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February 14, 2024

Research Insights

James Coben and Nadja Alexander

Editors’ note: Recognizing that conflict resolution procedures are being developed and used in a wide variety of multidisciplinary settings, this Dispute Resolution Magazine regular feature showcases lessons to be learned from empirical studies of our broad field. Twice a year, “Research Insights” summarizes, in the authors’ own words, published or forthcoming articles with research findings relevant to readers. The editors welcome suggestions for articles to include in future issues.

Arbitration

The Impact of Banning Confidential Settlements on Discrimination Dispute Resolution

Blair Druhan Bullock & Joni Hersch
Vanderbilt Law Review 77: ___-___ (forthcoming 2024)

In the aftermath of the #MeToo movement, several states passed legislation banning confidentiality provisions in certain settlement agreements, in part to motivate firms to actively deter workplace discrimination. But for these laws to have a deterrent effect, claims must be revealed in a public forum. The onus is therefore on victims to go public, and, understandably, many victims are wary of doing so. Even from a pro-victim perspective, if employers cannot require confidentiality in settlement, claimants may suffer a lower likelihood of settlement and a lower payout. In situations where victims' allegations are not made public, bans on secret settlements may not effectively deter discrimination.

When states enacted confidentiality bans, there was no empirical evidence supporting these bans. This article offers the first empirical assessment of these confidentiality bans in employment discrimination settlements. Using data from large samples of employment disputes, the authors leverage the variation in state legislation to test the effects of these bans on filing and disposition of discrimination claims in arbitration and courts. The authors find an increase in the filing of claims, which is encouraging for the overall deterrent value of the laws. However, the results also show a small decrease in settlement, which may weaken the deterrence value of confidentiality bans unless plaintiffs are more likely to prevail. The authors conclude that to enhance deterrence, legislatures should couple these bans with additional measures, e.g. removing loopholes in discrimination liability law (thus increasing the likelihood that a victim prevails in court) and increasing the amount of damages that a victim can be awarded.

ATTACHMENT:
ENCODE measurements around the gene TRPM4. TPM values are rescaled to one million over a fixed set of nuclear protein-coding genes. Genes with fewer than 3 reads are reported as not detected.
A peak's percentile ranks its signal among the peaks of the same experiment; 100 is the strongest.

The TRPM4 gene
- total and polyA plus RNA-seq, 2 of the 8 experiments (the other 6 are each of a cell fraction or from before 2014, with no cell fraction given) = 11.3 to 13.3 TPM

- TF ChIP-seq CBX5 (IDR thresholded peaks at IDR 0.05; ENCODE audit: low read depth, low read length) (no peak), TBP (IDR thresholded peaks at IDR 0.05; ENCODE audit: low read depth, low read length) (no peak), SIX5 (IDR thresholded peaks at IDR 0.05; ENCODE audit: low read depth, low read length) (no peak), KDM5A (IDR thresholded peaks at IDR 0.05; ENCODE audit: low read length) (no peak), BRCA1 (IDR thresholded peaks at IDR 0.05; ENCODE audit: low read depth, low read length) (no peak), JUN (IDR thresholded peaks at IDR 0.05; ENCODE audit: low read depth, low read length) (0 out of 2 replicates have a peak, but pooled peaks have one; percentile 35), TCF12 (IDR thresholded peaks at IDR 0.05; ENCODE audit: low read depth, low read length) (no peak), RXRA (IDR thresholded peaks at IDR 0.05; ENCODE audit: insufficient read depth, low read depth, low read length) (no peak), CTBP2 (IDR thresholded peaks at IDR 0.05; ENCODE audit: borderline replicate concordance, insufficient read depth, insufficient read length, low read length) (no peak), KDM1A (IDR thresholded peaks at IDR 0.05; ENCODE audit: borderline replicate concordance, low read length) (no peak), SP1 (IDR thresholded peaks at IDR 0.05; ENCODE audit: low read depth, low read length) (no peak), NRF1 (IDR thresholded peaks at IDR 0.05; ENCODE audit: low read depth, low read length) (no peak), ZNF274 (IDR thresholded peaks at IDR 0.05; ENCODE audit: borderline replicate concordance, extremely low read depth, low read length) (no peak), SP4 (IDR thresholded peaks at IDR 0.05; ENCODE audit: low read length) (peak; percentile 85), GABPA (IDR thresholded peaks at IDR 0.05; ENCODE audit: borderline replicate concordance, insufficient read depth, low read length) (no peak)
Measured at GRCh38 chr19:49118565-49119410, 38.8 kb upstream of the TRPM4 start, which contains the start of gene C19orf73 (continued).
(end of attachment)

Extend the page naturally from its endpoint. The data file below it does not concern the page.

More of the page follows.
Forced Arbitration and Big Banks: When Consumers Pay to be Ripped Off

American Association for Justice Research (September 2022)
Available at SSRN: https://ssrn.com/abstract=4227331

Just 237 Americans out of 13,179 won monetary awards against banks and other financial services companies in forced arbitration at the American Arbitration Association (AAA) during the years 2017 to 2021, making for a win rate of just 1.8%. That makes the likelihood of winning a forced arbitration case against a bank nearly half the overall win rate against all corporations, which was already a pitiful 4.8%. In more than 100 cases, Americans brought a forced arbitration case against a bank, only to be ordered to pay the bank. Those Americans paid an average of approximately $24,000 each to the banks they had filed cases against. Americans brought $2.8 billion worth of claims against banks and financial services corporations but won only 0.5% of that (approximately $13 million).

Conflict Theory

Are You Listening to Me? The Negative Link Between Extraversion and Perceived Listening

Francis J. Flynn, Hanne Collins, & Julian Zlatev
Personality and Social Psychology Bulletin 49(6): 837-851 (June 2023)

Extraverts are characterized as highly social individuals who are highly invested in their interpersonal interactions. The authors propose that extraverts’ interaction partners hold a different view—that extraverts are highly social, but not highly invested. Across six studies, the authors find that interaction partners consistently judge more extraverted individuals to be worse listeners than less extraverted individuals. Furthermore, interaction partners assume that extraversion is positively associated with a greater ability to modify one’s self-presentation. This behavioral malleability (i.e., the “acting” component of self-monitoring) may account for the belief that extraverts are not listening.